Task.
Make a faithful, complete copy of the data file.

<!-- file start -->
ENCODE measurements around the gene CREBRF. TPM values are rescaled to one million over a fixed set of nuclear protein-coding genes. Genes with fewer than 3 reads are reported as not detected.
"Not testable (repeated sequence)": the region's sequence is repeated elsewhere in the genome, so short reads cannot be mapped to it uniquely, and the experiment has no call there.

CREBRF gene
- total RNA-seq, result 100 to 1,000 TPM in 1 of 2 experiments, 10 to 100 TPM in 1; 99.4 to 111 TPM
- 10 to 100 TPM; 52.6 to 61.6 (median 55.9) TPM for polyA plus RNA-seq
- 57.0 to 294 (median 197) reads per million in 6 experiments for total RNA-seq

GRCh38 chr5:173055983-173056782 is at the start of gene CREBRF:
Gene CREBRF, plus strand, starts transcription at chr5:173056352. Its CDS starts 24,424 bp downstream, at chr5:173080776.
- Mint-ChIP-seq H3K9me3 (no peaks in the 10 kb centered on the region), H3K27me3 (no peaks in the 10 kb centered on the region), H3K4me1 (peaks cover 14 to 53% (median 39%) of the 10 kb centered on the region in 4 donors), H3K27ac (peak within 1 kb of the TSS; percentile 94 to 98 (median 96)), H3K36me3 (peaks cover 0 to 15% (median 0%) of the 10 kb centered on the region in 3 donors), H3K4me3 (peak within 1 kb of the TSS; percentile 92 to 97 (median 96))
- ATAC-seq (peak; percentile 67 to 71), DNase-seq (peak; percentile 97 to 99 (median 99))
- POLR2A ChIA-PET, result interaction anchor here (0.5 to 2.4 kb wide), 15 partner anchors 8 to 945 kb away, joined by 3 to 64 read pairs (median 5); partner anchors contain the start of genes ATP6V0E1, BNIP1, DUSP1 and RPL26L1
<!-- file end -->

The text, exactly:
ENCODE measurements around the gene CREBRF. TPM values are rescaled to one million over a fixed set of nuclear protein-coding genes. Genes with fewer than 3 reads are reported as not detected.
"Not testable (repeated sequence)": the region's sequence is repeated elsewhere in the genome, so short reads cannot be mapped to it uniquely, and the experiment has no call there.

CREBRF gene
- total RNA-seq, result 100 to 1,000 TPM in 1 of 2 experiments, 10 to 100 TPM in 1; 99.4 to 111 TPM
- 10 to 100 TPM; 52.6 to 61.6 (median 55.9) TPM for polyA plus RNA-seq
- 57.0 to 294 (median 197) reads per million in 6 experiments for total RNA-seq

GRCh38 chr5:173055983-173056782 is at the start of gene CREBRF:
Gene CREBRF, plus strand, starts transcription at chr5:173056352. Its CDS starts 24,424 bp downstream, at chr5:173080776.
- Mint-ChIP-seq H3K9me3 (no peaks in the 10 kb centered on the region), H3K27me3 (no peaks in the 10 kb centered on the region), H3K4me1 (peaks cover 14 to 53% (median 39%) of the 10 kb centered on the region in 4 donors), H3K27ac (peak within 1 kb of the TSS; percentile 94 to 98 (median 96)), H3K36me3 (peaks cover 0 to 15% (median 0%) of the 10 kb centered on the region in 3 donors), H3K4me3 (peak within 1 kb of the TSS; percentile 92 to 97 (median 96))
- ATAC-seq (peak; percentile 67 to 71), DNase-seq (peak; percentile 97 to 99 (median 99))
- POLR2A ChIA-PET, result interaction anchor here (0.5 to 2.4 kb wide), 15 partner anchors 8 to 945 kb away, joined by 3 to 64 read pairs (median 5); partner anchors contain the start of genes ATP6V0E1, BNIP1, DUSP1 and RPL26L1